New research shows expats are increasingly looking to complete a full working career in the UAE and then retire elsewhere
UAE expatriates are increasingly looking to complete a full working career in the country and then retire elsewhere, new research has revealed.
GWM, a UAE-based wealth management company, said the majority of people now see Dubai and Abu Dhabi as cities they will work in until they can retire.
Iain Ramsay, chief investment officer at GWM, said the way expatriates are planning their finances is changing with longer-term plans being analysed.
He said: “What we are noticing in the market is an increasing desire to plan for retirement when people are living and working in the UAE.
“It is much more long-term in recognising you can build a long and successful career here, raise a family and then have real retirement options. That is a shift from when expatriates often lived in the UAE for a few years and planned for the short term.”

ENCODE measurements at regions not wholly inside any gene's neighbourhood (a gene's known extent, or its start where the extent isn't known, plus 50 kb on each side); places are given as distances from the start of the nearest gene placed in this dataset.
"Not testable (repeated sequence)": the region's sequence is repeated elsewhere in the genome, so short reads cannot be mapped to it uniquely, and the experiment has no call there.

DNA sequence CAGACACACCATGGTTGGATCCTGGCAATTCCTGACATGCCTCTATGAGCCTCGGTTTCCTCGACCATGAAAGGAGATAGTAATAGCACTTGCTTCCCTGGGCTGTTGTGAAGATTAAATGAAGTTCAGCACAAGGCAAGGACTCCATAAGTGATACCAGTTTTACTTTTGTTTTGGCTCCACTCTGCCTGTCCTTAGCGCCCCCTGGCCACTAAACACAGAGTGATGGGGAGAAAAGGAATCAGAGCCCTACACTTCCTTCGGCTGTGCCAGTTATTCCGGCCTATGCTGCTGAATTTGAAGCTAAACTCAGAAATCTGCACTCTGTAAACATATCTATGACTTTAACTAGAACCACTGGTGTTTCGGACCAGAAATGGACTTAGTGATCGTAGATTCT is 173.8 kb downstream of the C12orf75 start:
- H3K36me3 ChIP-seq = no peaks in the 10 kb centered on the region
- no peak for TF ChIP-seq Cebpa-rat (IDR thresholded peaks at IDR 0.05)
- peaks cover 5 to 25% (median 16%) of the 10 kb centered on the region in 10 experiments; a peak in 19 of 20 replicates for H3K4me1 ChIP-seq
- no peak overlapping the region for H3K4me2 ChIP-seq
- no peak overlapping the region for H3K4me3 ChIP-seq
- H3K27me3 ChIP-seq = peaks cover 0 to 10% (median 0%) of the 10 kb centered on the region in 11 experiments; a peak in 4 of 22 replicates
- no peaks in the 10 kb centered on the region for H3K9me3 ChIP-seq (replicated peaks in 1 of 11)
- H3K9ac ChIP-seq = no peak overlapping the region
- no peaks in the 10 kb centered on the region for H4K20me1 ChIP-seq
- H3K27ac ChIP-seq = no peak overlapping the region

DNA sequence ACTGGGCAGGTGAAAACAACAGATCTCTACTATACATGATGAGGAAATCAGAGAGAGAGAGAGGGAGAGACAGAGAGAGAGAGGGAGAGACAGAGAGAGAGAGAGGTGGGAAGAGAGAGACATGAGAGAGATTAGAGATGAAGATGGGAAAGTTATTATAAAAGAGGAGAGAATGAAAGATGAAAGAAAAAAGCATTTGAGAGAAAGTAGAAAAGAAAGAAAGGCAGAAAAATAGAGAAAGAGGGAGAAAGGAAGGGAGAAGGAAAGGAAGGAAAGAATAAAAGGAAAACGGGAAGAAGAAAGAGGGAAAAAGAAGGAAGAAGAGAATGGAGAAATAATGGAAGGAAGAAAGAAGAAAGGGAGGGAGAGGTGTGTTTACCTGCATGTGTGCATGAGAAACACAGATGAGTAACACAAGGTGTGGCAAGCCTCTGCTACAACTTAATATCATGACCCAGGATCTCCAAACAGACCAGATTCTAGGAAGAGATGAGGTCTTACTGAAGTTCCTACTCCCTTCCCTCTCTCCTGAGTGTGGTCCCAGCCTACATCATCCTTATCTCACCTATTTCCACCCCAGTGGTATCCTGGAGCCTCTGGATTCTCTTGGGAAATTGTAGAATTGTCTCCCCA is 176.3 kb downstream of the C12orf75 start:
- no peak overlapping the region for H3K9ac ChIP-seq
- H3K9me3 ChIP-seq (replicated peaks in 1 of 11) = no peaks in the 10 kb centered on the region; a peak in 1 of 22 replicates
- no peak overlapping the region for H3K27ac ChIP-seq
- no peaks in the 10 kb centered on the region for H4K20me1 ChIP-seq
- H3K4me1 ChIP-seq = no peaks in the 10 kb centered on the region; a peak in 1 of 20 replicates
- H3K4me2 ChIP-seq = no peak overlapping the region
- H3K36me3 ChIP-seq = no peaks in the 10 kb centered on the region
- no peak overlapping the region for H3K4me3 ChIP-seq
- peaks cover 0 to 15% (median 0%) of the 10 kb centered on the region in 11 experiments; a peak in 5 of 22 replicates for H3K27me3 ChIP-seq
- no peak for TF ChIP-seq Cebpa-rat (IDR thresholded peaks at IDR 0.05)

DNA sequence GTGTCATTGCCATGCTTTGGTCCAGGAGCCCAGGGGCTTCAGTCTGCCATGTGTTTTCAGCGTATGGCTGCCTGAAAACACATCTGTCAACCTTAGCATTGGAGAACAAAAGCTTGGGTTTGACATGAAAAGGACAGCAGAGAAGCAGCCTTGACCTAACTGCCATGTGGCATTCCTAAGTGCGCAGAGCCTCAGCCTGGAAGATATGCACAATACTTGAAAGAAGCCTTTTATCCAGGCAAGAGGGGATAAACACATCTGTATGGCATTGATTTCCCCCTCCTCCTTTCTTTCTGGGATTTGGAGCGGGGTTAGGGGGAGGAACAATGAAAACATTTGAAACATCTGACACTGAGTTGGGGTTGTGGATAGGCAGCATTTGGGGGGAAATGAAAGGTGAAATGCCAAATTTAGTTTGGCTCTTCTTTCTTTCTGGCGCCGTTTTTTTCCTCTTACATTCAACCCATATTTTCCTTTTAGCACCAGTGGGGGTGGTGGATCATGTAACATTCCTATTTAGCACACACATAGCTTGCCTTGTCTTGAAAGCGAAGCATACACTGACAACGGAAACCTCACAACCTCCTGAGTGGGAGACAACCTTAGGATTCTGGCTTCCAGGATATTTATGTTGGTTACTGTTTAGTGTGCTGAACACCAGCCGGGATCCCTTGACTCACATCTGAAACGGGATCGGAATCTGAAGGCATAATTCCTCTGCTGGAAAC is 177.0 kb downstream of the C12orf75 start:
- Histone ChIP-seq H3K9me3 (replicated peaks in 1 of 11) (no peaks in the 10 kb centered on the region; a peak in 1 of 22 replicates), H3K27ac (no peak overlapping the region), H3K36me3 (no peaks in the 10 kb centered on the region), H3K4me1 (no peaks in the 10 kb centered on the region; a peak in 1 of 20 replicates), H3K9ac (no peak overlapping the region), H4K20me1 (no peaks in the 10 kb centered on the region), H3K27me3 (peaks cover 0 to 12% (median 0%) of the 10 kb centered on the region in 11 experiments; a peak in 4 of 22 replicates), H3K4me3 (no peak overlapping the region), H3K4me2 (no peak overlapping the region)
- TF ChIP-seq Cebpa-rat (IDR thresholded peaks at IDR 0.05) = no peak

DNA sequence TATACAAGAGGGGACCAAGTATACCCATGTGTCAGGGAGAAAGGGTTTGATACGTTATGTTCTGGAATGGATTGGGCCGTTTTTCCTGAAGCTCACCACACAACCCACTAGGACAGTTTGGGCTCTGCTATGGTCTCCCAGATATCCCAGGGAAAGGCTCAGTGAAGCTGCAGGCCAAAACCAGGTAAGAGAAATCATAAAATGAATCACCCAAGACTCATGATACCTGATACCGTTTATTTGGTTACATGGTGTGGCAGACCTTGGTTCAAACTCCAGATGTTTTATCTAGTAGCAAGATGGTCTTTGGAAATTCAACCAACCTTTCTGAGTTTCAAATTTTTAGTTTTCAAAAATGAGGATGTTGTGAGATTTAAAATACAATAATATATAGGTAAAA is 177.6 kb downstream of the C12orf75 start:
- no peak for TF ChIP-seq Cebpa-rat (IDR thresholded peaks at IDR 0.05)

GWM said it has also seen a shift in the way people approach them for financial advice – focusing on how it can fit in with life plans rather than looking at simple investment returns.
“The way expatriates are changing their attitude to wealth management is a reflection of the way society is changing. Rather than looking at financial returns, it is more thoughtful and the priority is how they can make their long-term life plans a reality," Ramsay added.
Last month, the latest HSBC Expat Annual League Table showed that internationally-minded professionals seeking career progression, financial security and a great place to raise a family increasingly rank the UAE among the world’s best places to live and work.
Young professionals are a particular driver of the UAEs’ ranking in HSBC’s 12th Expat Explorer survey, with 62 percent of millennial expats citing career progression as a key reason for relocating – 15 points above the global average.
The top financial priorities for UAE expats remain saving and investing for retirement (82 percent), children’s education (47 percent) and property (43 percent), the report added.